As the plane touched ground on the ice and we slid to a stop, we donned our extreme cold weather (ECW) gear with electric excitement. We had landed in Antarctica. The loading port of the plane cracked, and an icy blast of air hit us. It was time to get moving.
Walking off the plane for the first time. The angle of the sun and the flatness of the ice makes shadows long and apparent here (Photo: Andrew Thurber)
We headed off the plane and down the runway in what I can only describe as a state of awe. Ice stretched endlessly, obscured only by untouched mountains and the transport vehicles we were walking to. We hustled onto “Ivan the Terra Bus,” the all-terrain vehicle for transporting first-arrivers and the engines roared to life. We were off to McMurdo.
Andrew and I on “Ivan the Terrabus” heading into McMurdo. Andrew was an expert, naming and describing the features of Antarctica as we drove (Photo: Andrew Thurber)
We arrived at McMurdo and were raring to go. It is an incredible privilege to do science here, and we can’t waste a minute of the time we have down here.
Standing in front of the sea ice is humbling. In this picture, the sun is about as low as it will ever get during our time here (Photo: Isaiah Reeves)
We worked to unpack all of our personal and science supplies that we brought. Clothes were put into dorms, and we headed over to the Crary lab building, the epicenter of Science here in McMurdo.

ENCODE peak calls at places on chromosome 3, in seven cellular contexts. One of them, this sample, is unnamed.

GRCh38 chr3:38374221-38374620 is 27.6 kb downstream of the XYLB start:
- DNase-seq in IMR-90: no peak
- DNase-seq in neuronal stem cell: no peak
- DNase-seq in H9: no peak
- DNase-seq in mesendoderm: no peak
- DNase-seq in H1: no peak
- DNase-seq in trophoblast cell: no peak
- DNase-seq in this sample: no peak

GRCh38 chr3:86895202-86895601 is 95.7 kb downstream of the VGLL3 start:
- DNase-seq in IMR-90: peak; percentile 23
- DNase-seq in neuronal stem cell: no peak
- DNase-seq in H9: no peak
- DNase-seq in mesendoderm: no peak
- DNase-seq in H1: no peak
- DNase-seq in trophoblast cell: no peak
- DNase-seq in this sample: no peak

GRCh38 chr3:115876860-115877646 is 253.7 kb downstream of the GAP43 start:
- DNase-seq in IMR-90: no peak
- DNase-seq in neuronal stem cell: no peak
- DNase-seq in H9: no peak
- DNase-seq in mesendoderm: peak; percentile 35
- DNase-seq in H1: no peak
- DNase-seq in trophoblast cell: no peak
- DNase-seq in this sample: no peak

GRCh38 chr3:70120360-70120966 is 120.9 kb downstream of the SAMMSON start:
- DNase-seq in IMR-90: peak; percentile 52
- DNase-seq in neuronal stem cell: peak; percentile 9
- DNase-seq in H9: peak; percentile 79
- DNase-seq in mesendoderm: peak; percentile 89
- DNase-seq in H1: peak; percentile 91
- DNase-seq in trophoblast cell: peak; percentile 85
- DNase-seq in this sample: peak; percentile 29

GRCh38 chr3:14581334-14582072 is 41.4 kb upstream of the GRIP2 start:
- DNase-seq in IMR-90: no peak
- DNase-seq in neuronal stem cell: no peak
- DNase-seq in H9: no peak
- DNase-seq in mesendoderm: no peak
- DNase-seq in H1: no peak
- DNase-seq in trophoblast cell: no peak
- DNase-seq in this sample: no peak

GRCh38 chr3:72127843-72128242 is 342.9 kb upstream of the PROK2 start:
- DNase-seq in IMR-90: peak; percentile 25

Boxes of supplies to be unpacked line the halls of the Crary lab building
We unpacked boxes full of science supplies into the lab. Syringes and petri dishes were placed above the bench, sea star cages and sediment corers were brought down to the aquarium room.
Supplies are unpacked in one of our lab spaces. This room has water piped in straight from under the sea ice in McMurdo Sound
Instruments vital to our research such as the cavity ringdown spectrometer, which is used to study methane in the seafloor, was assembled.
Andrew has been working tirelessly to assemble the Picarro instrument
This past week, we have been taking trainings that educate us on the intricacies of conducting research in Antarctica. This includes field safety, sea ice profiling, Pistenbully training and more! All of the trainers have been incredibly knowledgeable and are crucial to a safe field season here.
Michael is profiling the sea ice by probing, drilling, and measuring the thickness at a weak point
I am gearing up to do my first checkout dive tomorrow, to ensure that I can safely work under the sea ice. I am beyond excited to share my experience with you. Until then, we will be working on good science to share with the world.